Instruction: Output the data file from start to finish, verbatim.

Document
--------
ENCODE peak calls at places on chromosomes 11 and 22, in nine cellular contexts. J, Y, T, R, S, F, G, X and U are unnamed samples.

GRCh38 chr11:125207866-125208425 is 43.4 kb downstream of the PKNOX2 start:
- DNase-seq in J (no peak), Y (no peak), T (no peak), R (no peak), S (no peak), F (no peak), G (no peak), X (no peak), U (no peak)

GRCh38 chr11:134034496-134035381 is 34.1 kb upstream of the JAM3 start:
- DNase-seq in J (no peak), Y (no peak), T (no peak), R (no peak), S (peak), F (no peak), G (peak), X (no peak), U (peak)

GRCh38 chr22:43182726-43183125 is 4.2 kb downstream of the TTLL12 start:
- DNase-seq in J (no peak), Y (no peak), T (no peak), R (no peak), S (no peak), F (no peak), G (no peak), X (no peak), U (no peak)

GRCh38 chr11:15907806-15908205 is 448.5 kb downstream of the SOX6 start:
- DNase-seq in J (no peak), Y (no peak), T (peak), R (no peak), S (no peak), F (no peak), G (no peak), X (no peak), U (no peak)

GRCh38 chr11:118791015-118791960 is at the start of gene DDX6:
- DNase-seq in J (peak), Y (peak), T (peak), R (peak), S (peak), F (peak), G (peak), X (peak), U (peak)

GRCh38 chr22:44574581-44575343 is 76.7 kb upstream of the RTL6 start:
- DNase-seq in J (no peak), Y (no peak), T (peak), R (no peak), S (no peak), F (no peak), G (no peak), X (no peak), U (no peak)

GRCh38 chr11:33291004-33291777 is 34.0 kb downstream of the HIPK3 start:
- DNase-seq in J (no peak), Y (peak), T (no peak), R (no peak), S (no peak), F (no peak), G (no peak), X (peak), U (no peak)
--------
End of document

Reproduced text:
ENCODE peak calls at places on chromosomes 11 and 22, in nine cellular contexts. J, Y, T, R, S, F, G, X and U are unnamed samples.

GRCh38 chr11:125207866-125208425 is 43.4 kb downstream of the PKNOX2 start:
- DNase-seq in J (no peak), Y (no peak), T (no peak), R (no peak), S (no peak), F (no peak), G (no peak), X (no peak), U (no peak)

GRCh38 chr11:134034496-134035381 is 34.1 kb upstream of the JAM3 start:
- DNase-seq in J (no peak), Y (no peak), T (no peak), R (no peak), S (peak), F (no peak), G (peak), X (no peak), U (peak)

GRCh38 chr22:43182726-43183125 is 4.2 kb downstream of the TTLL12 start:
- DNase-seq in J (no peak), Y (no peak), T (no peak), R (no peak), S (no peak), F (no peak), G (no peak), X (no peak), U (no peak)

GRCh38 chr11:15907806-15908205 is 448.5 kb downstream of the SOX6 start:
- DNase-seq in J (no peak), Y (no peak), T (peak), R (no peak), S (no peak), F (no peak), G (no peak), X (no peak), U (no peak)

GRCh38 chr11:118791015-118791960 is at the start of gene DDX6:
- DNase-seq in J (peak), Y (peak), T (peak), R (peak), S (peak), F (peak), G (peak), X (peak), U (peak)

GRCh38 chr22:44574581-44575343 is 76.7 kb upstream of the RTL6 start:
- DNase-seq in J (no peak), Y (no peak), T (peak), R (no peak), S (no peak), F (no peak), G (no peak), X (no peak), U (no peak)

GRCh38 chr11:33291004-33291777 is 34.0 kb downstream of the HIPK3 start:
- DNase-seq in J (no peak), Y (peak), T (no peak), R (no peak), S (no peak), F (no peak), G (no peak), X (peak), U (no peak)